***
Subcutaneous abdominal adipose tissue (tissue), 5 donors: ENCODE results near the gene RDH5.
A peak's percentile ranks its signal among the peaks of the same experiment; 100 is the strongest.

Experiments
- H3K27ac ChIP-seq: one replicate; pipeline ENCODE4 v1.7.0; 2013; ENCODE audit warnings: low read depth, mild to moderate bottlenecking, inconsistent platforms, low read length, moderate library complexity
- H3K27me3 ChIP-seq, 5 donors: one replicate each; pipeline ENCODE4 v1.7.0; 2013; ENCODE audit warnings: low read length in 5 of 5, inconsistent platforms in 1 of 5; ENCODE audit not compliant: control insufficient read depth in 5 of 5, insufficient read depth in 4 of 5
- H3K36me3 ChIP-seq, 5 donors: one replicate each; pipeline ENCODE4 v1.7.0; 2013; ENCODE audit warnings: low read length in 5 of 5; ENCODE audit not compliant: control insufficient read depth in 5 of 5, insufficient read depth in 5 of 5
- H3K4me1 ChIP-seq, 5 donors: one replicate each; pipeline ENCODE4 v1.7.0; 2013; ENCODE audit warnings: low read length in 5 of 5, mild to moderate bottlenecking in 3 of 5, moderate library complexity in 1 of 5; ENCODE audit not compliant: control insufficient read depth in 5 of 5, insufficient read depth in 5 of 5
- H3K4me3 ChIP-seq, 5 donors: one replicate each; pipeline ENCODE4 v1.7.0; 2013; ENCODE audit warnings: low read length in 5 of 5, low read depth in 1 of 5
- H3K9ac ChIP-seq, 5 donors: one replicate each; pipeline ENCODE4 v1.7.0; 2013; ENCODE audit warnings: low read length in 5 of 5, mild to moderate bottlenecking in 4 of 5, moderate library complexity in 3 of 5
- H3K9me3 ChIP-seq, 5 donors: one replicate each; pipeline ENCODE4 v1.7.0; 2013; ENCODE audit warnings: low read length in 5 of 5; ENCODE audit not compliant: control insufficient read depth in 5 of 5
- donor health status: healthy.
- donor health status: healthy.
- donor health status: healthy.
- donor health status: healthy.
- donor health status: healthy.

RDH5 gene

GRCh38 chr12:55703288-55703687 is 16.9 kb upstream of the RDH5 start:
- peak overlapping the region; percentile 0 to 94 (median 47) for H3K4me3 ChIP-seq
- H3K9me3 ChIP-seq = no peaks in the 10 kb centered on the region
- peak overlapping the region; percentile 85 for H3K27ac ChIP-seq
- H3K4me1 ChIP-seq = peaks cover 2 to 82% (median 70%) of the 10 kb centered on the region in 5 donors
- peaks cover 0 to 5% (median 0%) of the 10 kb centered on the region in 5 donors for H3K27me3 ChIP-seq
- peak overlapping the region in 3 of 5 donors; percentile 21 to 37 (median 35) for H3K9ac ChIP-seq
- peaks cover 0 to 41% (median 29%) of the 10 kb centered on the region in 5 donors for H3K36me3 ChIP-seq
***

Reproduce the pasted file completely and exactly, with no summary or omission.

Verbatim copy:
Subcutaneous abdominal adipose tissue (tissue), 5 donors: ENCODE results near the gene RDH5.
A peak's percentile ranks its signal among the peaks of the same experiment; 100 is the strongest.

Experiments
- H3K27ac ChIP-seq: one replicate; pipeline ENCODE4 v1.7.0; 2013; ENCODE audit warnings: low read depth, mild to moderate bottlenecking, inconsistent platforms, low read length, moderate library complexity
- H3K27me3 ChIP-seq, 5 donors: one replicate each; pipeline ENCODE4 v1.7.0; 2013; ENCODE audit warnings: low read length in 5 of 5, inconsistent platforms in 1 of 5; ENCODE audit not compliant: control insufficient read depth in 5 of 5, insufficient read depth in 4 of 5
- H3K36me3 ChIP-seq, 5 donors: one replicate each; pipeline ENCODE4 v1.7.0; 2013; ENCODE audit warnings: low read length in 5 of 5; ENCODE audit not compliant: control insufficient read depth in 5 of 5, insufficient read depth in 5 of 5
- H3K4me1 ChIP-seq, 5 donors: one replicate each; pipeline ENCODE4 v1.7.0; 2013; ENCODE audit warnings: low read length in 5 of 5, mild to moderate bottlenecking in 3 of 5, moderate library complexity in 1 of 5; ENCODE audit not compliant: control insufficient read depth in 5 of 5, insufficient read depth in 5 of 5
- H3K4me3 ChIP-seq, 5 donors: one replicate each; pipeline ENCODE4 v1.7.0; 2013; ENCODE audit warnings: low read length in 5 of 5, low read depth in 1 of 5
- H3K9ac ChIP-seq, 5 donors: one replicate each; pipeline ENCODE4 v1.7.0; 2013; ENCODE audit warnings: low read length in 5 of 5, mild to moderate bottlenecking in 4 of 5, moderate library complexity in 3 of 5
- H3K9me3 ChIP-seq, 5 donors: one replicate each; pipeline ENCODE4 v1.7.0; 2013; ENCODE audit warnings: low read length in 5 of 5; ENCODE audit not compliant: control insufficient read depth in 5 of 5
- donor health status: healthy.
- donor health status: healthy.
- donor health status: healthy.
- donor health status: healthy.
- donor health status: healthy.

RDH5 gene

GRCh38 chr12:55703288-55703687 is 16.9 kb upstream of the RDH5 start:
- peak overlapping the region; percentile 0 to 94 (median 47) for H3K4me3 ChIP-seq
- H3K9me3 ChIP-seq = no peaks in the 10 kb centered on the region
- peak overlapping the region; percentile 85 for H3K27ac ChIP-seq
- H3K4me1 ChIP-seq = peaks cover 2 to 82% (median 70%) of the 10 kb centered on the region in 5 donors
- peaks cover 0 to 5% (median 0%) of the 10 kb centered on the region in 5 donors for H3K27me3 ChIP-seq
- peak overlapping the region in 3 of 5 donors; percentile 21 to 37 (median 35) for H3K9ac ChIP-seq
- peaks cover 0 to 41% (median 29%) of the 10 kb centered on the region in 5 donors for H3K36me3 ChIP-seq